If you have two black holes seperated by more than one Schwarzschild radii, given a location at:(adsbygoogle = window.adsbygoogle || []).push({});

- The event horizon of one of the black holes.
- A location between both black holes
- A location on the axis that passes the centers of both black holes.

Wouldn't the potential there actually be less than it would be if the objects were isolated?

First, note the black holes are pulling in opposite directions, so this isn't simply the sum of the gravitational potentials (is it?), but rather a sum of their vectors! If two black holes were about to collide, couldn't the matter that is between them race outbetweenblack holes A and B? Surely the velocity the particle will encounter will only increase. With respect to our frame of reference (and time perspective), is it possible that the matter (which appears to be forever collapsing to the Schwarzschild radius) appear to us as being sucked out as the black holes approach each other?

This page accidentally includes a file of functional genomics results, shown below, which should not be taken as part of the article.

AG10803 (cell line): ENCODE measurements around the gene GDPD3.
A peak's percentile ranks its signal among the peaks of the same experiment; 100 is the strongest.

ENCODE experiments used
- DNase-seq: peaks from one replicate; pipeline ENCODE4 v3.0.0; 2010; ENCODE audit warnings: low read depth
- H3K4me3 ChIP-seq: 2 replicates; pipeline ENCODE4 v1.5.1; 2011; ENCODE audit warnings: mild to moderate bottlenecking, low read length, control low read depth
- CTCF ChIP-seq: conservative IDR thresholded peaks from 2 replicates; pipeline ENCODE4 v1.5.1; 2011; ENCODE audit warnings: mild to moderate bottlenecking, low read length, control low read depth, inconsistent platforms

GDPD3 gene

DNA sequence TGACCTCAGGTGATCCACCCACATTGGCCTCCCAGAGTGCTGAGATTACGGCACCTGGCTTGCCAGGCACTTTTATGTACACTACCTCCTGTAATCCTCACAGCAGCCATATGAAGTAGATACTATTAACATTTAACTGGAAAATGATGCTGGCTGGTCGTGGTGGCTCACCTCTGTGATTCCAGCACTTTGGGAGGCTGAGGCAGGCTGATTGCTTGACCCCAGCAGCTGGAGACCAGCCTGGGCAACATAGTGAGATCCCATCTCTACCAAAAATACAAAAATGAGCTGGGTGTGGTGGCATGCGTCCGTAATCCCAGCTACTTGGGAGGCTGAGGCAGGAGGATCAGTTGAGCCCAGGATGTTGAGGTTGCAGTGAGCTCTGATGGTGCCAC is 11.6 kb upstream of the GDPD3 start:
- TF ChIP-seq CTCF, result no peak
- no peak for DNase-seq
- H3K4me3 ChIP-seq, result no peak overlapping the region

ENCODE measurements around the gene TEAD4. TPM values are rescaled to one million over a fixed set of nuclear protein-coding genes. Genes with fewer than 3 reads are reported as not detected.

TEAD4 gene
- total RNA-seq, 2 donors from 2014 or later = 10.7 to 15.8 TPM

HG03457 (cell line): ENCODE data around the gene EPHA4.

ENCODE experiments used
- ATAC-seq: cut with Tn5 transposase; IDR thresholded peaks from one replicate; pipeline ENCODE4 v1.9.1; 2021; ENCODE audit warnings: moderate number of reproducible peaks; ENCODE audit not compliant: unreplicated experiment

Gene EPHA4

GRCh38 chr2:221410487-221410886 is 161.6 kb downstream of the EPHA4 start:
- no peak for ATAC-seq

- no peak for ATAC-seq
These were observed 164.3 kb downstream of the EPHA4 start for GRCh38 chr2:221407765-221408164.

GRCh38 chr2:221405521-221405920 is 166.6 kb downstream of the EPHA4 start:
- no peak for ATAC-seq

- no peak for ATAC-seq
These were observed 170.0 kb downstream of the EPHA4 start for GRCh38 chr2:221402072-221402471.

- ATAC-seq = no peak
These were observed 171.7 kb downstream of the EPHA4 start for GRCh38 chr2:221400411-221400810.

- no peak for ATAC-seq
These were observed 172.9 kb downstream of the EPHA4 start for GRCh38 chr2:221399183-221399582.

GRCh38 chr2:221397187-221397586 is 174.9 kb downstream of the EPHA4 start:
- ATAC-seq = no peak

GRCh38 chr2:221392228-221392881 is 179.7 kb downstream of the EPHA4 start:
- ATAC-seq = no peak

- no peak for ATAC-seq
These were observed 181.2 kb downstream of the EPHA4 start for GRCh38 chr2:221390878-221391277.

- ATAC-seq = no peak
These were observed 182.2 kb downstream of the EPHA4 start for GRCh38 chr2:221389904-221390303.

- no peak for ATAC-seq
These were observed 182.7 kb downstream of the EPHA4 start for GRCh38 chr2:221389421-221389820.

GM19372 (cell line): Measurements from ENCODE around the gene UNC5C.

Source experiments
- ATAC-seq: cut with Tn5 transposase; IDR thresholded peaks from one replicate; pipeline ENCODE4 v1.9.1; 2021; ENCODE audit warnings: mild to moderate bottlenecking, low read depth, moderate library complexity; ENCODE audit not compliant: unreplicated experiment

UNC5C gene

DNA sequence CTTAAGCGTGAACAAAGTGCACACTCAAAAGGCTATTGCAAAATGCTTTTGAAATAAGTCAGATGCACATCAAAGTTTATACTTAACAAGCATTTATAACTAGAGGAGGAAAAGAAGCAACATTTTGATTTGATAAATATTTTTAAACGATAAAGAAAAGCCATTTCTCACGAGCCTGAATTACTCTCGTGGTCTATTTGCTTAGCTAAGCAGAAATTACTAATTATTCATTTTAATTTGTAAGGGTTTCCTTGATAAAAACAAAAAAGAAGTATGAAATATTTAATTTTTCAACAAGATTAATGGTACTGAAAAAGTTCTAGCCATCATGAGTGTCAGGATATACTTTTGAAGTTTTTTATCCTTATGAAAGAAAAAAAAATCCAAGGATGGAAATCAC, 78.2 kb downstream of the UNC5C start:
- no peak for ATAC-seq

Could the jet coming out of a black "hole" actually be the stream of particles exiting the region near the axis of rotation of two black holes? Remember that from our time perspective (our time coordinate), the matter falling in never seems to cross the Schwarzschild radius, so in a finite amount of time, the matter may be expected to be jutted out in jets (because the black holes would be orbiting each other and the vectors between them cancel). If the masses were unequal, would this stream (between the unequal masses) actually be jutted outside the axis of rotation, causing the jet to be a helix in shape? If the particles were charged a certain way, then helix could expand and become very wide. Because of their relativistic velocity, the expansion would be mostly horizontal rather than vertical.

Perhaps I am wrong when I say the vectors cancel each other. If they don't cancel, then what do they do?

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# Two black holes seperated by more than one Schwarzschild radii

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